The debts amassed by Preston Guild Hall Limited have been laid bare.Advertisement
Beverley Budsworth’s report has been tabled showing the company owed more than £4.5million to hundreds of individuals and companies.
The Guild Hall, previously operated by Simon Rigby since 2014, remains mothballed as a venue to the public.
Preston City Council took back the lease for the building from Mr Rigby under forfeiture in June this year.
The administrator Mrs Budsworth says Mr Rigby had planned to ‘breakeven’ within two years since taking on the Guild Hall and then turn a profit.
Management information provided to the administrator showed in 2018 the company operating the Guild Hall had £6.29m of income but made a loss of £818,000.
Mr Rigby was facing significant pressure over unpaid amounts by the Guild Hall, with the Dreamboys stripper act filing a winding-up petition over an unpaid debt of £6,676.17 on 9 April 2019. A number of other firms also indicated they were at this stage going to file petitions, including other production companies and alcohol suppliers.
Read more: Insolvency hearing against Simon Rigby has been delayed
The administrator has revealed they hold only £26,228 of cash in the bank following the winding up of Preston Guild Hall Ltd.
Around £66,159 is owed in redundancy payments and lieu of notice claims from employees.
Read more: Guild Hall firm being investigated for missed pension payments
As previously reported by Blog Preston, around £112,175 is due for refund advance tickets bought for performances at the Guild Hall and Charter Theatre.
Read more: We’ve listed every company, charity and other groups owed money by the Guild Hall Ltd
Simon Rigby said he had ploughed millions into refurbishing the venue and told Blog Preston ‘no on has lost more on the Guild Hall than me’.
He told Blog Preston: “The Guild Hall was and hopefully soon will be again a massive operation and these numbers are commensurate with that. The Operator and I who I had lined up had agreed to work with us to settle all promoters and re employ the staff but Preston City Council intervened knowing our plans. I hope that whoever they select will do likewise.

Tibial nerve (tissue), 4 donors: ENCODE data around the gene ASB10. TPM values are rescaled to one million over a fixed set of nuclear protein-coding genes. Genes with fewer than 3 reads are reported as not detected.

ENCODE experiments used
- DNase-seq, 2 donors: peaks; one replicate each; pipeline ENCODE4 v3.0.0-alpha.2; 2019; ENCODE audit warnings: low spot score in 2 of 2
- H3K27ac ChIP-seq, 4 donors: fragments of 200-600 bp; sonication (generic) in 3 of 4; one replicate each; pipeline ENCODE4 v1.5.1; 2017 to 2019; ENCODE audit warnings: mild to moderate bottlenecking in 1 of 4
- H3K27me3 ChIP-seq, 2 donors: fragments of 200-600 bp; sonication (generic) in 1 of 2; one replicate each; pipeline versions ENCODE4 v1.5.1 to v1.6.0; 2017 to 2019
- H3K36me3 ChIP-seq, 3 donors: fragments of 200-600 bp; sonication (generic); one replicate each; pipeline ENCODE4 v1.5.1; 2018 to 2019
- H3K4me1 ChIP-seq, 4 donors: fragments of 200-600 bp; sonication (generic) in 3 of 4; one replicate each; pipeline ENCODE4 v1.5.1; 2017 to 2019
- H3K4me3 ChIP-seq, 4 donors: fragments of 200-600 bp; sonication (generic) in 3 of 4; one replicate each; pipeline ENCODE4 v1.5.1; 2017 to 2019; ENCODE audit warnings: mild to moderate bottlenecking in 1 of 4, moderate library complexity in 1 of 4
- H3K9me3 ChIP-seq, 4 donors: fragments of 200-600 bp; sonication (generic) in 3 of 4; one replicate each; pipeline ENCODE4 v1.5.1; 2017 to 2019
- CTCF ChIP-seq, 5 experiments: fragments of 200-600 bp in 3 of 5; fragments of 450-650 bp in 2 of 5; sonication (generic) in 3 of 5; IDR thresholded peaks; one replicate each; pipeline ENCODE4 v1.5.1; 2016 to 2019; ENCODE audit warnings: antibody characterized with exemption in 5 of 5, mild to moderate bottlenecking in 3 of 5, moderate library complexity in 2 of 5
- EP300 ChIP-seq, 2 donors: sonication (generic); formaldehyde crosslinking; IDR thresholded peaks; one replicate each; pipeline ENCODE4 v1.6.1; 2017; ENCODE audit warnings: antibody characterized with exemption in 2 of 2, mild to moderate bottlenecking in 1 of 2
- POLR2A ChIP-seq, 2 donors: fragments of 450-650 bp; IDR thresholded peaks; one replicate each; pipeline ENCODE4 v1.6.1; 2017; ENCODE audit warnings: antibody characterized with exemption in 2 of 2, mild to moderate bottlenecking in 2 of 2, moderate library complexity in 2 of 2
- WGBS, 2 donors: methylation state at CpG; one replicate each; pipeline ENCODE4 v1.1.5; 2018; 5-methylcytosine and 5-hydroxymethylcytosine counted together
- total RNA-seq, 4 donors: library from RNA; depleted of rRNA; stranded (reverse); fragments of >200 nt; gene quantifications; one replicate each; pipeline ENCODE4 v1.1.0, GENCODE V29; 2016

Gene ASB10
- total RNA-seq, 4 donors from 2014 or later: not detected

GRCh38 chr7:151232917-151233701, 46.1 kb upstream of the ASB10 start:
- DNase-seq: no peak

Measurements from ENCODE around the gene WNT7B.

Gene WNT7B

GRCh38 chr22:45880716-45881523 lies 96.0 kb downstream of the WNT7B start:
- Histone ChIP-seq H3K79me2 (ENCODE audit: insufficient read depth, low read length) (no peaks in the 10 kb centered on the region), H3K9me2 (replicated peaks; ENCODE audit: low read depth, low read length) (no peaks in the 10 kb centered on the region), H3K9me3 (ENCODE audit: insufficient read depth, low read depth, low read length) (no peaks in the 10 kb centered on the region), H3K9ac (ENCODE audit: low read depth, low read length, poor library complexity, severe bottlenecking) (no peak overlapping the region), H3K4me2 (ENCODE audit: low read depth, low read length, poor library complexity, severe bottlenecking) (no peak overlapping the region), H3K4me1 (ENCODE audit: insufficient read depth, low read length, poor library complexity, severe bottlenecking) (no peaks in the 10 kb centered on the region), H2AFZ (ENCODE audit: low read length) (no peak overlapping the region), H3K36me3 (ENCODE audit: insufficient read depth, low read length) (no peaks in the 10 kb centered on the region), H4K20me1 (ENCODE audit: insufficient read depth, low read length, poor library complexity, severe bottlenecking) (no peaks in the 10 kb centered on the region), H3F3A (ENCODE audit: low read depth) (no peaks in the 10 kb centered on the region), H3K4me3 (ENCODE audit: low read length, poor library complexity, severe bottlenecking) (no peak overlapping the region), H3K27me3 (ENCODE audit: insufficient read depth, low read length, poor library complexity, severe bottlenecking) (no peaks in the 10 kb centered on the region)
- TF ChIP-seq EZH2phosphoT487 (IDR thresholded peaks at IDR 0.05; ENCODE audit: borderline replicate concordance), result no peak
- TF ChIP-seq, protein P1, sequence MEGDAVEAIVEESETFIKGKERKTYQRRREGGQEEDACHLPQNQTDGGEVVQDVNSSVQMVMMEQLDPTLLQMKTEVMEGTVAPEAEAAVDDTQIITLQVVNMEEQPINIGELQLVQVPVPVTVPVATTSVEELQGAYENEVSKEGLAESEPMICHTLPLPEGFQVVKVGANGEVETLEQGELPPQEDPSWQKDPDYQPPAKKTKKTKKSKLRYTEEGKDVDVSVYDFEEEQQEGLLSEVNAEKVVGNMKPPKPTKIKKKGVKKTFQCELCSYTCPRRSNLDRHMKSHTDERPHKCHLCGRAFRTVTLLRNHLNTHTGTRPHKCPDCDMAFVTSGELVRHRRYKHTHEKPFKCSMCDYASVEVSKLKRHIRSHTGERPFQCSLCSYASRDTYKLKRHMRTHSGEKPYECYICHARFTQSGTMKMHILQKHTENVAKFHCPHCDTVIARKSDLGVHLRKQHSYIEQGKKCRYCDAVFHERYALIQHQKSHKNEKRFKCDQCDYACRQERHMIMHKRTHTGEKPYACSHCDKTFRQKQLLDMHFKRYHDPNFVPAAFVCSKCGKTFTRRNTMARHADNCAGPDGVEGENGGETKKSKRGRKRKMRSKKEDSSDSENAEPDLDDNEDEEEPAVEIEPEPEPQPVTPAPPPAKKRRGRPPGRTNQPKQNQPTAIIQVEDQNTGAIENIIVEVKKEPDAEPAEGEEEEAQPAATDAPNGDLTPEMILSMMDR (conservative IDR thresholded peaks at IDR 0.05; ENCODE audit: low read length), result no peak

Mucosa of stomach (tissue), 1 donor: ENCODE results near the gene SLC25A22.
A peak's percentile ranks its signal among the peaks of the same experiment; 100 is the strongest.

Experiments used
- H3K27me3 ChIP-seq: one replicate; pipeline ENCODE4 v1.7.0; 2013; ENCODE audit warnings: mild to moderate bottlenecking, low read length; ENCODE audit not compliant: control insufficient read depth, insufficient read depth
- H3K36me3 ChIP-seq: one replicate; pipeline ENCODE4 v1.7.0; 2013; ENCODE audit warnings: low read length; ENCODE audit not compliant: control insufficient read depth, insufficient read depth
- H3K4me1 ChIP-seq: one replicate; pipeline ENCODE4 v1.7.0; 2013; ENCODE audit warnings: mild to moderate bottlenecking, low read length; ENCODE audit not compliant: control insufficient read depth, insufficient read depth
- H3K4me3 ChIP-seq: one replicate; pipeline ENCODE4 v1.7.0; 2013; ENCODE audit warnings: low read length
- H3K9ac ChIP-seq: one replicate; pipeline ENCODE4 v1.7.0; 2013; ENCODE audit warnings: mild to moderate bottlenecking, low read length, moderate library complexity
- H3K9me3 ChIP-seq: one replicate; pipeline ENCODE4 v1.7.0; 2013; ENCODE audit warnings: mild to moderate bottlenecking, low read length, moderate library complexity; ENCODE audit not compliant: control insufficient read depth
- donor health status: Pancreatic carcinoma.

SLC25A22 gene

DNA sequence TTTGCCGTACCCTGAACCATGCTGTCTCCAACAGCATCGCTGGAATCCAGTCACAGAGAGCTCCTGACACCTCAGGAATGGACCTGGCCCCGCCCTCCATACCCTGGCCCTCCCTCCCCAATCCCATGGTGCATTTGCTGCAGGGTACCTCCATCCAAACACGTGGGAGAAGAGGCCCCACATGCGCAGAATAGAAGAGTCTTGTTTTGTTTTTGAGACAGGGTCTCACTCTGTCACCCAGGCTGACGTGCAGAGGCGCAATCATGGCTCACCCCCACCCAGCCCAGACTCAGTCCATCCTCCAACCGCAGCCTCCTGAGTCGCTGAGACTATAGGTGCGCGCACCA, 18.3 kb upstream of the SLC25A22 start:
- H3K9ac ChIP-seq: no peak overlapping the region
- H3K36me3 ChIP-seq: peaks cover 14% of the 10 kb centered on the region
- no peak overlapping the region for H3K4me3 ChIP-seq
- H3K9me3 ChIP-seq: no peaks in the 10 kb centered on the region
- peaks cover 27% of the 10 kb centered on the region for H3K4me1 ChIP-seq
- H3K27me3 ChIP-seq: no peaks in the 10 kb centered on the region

“If I had been allowed to reopen by Preston City Council I am on record as saying we planned to honour all Advanced Sales by either delivering the show or refunding the ticket money. Again I would hope that whoever the Council get in to Operate PGH will do something for the ticket holders as it would be good business.”
Mr Rigby says he is still working to undertake legal action following the loss of the Guild Hall lease.
Leader of Preston City Council councillor Matthew Brown said: “The decision to reclaim the Guild Hall was in the best interests of the city and the council.
“Unfortunately, Preston City Council is among the number of creditors owed a significant amount of money.
“As this is taxpayers’ money, we are actively considering reasonable means to recover this money owed [and] hope a resolution will soon be found.”
The future of the Guild Hall remains uncertain, although Preston City Council say they have received a number of formal submissions from operators to run the venue.
Read more: How much Simon Rigby is said to owe Preston City Council in unpaid business rates
All units in the Arcade and facing into Lancaster Road have continued to trade after negotiating new leases with the city council.
You can see the full administrators report on Companies House.
Read more: The slow implosion of Preston Guild Hall following its rebirth